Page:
When Denise Cahill graduated from Cal Poly, San Luis Obispo, in 1985 with a Bachelor’s Degree in Dairy Science, women with leadership roles in AgriBusiness were fairly rare. Today she’s Executive Vice President and Director of Food and Agribusiness Industry Advisors for Wells Fargo — and she’s rarely the only woman in the room. We asked her about the changes she’s experienced.
Q: How did you get your start in agriculture?
Cahill: I grew up working on my grandfather’s dairy farm. My after-school and summer jobs were things like changing irrigation pipes, feeding calves, hauling hay, harvesting potatoes and weeding rutabagas. I was in 4-H (a STEM program for youth), and we were able to show at county and state fairs. Everything was agriculture.
Q: So your family encouraged you to go into farming?
Cahill: Absolutely not. I remember running into my Grandfather after completing chores. Apparently he was impressed by the quality of my work because he said, “Too bad you’re not a boy. You’d make a good dairy farmer.”
When I was applying to college, my uncle who taught Agriculture at the local community college told me I should definitely do something, anything, else. I considered architecture but I didn’t like the drafting courses I took. So, against my uncle’s guidance, I ended up studying Dairy Science at Cal Poly. That degree landed me my first job in the Dairy Lending Group of a large bank.
Q: Did you have a mentor or role model?
Cahill: There was a woman who was on the California Milk Advisory Board who was very outspoken and influential. I had an opportunity to meet her a few times and was so impressed with how she wasn’t afraid to speak up when she was the only woman in the room. There weren’t many women senior leaders involved in ag lending at the bank to serve as mentors. I was constantly told I needed to diversify out of agriculture to become a better-rounded leader. At that time, I was among few women in the industry.
Q: What about industry peers?
Cahill: Wells Fargo has been sponsor of the annual Women in Agriculture conference for several years. When I find myself sitting in a room with 700 women representing agribusinesses from across the nation, I’m struck by how much the business has changed. I can assure you, we didn’t have that when I was starting out.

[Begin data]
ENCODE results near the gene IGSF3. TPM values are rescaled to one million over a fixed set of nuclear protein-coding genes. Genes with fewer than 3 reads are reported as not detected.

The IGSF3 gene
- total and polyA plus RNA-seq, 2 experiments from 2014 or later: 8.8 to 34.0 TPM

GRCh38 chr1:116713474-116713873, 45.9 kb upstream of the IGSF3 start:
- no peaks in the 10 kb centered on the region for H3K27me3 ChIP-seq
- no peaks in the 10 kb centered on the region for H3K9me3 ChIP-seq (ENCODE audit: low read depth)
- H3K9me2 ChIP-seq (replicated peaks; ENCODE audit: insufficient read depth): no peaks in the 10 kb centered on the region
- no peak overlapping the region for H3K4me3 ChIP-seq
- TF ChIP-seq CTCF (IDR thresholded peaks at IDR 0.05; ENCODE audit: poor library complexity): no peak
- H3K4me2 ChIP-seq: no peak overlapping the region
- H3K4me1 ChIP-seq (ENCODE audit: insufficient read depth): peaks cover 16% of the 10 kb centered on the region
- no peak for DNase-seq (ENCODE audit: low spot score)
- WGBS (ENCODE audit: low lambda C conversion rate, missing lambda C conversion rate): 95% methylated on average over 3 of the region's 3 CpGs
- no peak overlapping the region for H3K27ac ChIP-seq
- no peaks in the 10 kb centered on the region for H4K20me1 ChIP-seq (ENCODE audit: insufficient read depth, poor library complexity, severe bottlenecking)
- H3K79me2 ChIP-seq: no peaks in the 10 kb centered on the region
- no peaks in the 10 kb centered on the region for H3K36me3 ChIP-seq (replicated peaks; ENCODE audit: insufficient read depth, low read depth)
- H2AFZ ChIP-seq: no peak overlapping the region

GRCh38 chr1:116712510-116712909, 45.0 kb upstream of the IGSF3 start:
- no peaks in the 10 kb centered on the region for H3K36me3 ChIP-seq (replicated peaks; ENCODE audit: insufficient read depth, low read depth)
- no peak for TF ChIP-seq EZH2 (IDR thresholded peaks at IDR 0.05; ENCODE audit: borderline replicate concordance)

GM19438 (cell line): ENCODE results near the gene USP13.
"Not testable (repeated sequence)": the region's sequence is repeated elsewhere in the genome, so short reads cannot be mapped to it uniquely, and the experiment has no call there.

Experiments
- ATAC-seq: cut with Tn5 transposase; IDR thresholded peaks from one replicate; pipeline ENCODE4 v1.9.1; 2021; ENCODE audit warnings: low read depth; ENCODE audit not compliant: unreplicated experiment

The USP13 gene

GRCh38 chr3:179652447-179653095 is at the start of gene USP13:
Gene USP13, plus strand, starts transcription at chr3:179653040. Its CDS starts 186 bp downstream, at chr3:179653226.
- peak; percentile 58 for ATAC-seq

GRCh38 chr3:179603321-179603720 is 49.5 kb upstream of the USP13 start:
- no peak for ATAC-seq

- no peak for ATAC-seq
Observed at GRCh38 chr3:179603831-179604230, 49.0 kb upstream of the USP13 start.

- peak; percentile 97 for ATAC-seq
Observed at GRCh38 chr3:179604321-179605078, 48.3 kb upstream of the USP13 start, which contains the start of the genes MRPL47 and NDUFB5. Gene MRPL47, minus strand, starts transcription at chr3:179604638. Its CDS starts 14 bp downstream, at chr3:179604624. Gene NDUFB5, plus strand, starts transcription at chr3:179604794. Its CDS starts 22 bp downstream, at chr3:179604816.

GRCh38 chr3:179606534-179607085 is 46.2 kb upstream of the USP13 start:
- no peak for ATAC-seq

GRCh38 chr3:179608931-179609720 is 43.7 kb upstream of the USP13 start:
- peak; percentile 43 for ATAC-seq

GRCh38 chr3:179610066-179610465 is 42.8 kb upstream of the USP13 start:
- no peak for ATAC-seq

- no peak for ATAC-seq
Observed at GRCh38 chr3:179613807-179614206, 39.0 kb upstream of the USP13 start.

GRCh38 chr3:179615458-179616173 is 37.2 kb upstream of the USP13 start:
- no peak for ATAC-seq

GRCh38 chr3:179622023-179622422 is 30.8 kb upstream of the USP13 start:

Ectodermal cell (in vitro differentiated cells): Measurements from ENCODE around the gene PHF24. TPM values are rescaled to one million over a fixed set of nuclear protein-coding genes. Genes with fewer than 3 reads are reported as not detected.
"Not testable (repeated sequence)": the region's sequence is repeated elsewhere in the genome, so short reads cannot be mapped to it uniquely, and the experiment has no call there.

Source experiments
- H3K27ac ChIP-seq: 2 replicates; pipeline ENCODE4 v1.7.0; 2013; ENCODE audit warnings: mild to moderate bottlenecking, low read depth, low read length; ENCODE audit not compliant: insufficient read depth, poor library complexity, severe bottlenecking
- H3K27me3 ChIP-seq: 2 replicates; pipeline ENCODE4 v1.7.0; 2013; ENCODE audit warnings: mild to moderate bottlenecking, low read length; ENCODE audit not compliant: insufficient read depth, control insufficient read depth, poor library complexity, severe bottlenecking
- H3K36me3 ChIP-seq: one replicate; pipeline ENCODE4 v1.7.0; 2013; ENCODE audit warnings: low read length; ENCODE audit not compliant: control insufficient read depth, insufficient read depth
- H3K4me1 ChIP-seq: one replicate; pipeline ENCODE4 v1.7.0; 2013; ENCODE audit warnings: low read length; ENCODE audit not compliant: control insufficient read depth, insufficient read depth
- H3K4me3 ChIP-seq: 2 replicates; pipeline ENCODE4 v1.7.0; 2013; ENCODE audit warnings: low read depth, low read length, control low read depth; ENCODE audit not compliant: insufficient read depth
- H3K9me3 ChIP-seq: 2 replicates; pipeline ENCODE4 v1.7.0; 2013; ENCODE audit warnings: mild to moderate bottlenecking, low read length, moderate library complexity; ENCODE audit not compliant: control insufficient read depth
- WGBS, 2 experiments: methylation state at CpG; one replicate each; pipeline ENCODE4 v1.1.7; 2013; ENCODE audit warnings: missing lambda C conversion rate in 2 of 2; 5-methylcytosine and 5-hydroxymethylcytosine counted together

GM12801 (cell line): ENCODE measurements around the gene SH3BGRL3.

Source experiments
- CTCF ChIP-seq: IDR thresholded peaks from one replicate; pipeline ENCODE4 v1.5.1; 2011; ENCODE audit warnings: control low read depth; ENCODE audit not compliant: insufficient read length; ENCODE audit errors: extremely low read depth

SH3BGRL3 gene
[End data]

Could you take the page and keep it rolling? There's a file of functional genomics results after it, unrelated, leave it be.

Today there’s Women in Agriculture, Women of the Vine, and other national and local groups – with more being started. Women are definitely connecting and networking in a way that wasn’t possible back then.
Q: Did you encounter challenges because of your gender?
Cahill: There was one instance that was notable. We had a dairyman who was a difficult customer at best. He’d decided he wanted a new Relationship Manager. His current RM and the managers were all talking about who they were going to assign — and never considered me. Now part of that might have been because of my youth and inexperience and part because the customer had another female RM he hadn’t liked. Yet my name never even came up.
So everyone, including me, was shocked when the customer walked in and said, “I know who I want. My son says Denise does a good job.” Apparently his son, Bob, had liked the work I was doing for him. He remained a customer for many, many years and remained just as difficult as he’d always been, showing no favoritism for a male vs female RM.
Q: So, in your case, gender hasn’t been a disadvantage?
Cahill: When women were relatively rare, it might have been an advantage. When you’re different, you’re memorable. In addition, I just worked as hard I could, sometimes harder than anyone else, to be the best. Not the best woman but the best at what I’m doing.
Q: Any regrets?
Cahill: Sometimes I wish my grandfather could have lived to see me as a partner in a dairy farm, which I was for five years, but also where I am today, firmly entrenched in the ag world. I think he’d have been proud. Extremely surprised but very proud.
Q: What advice would you offer to other women interested in pursuing agriculture?
Cahill: Follow your passion – you spend one half of your waking hours at work, so do something you love with people you like and respect. Know your strengths and use them. Don’t play the gender card – differentiate yourself by being the best instead. Be confident in your abilities, know your stuff, work hard (and smart), and you’ll succeed. Develop a support system around you (your own board of directors) for encouragement when times are tough, when you need a different perspective, or even just when you need someone to make you laugh on a tough day.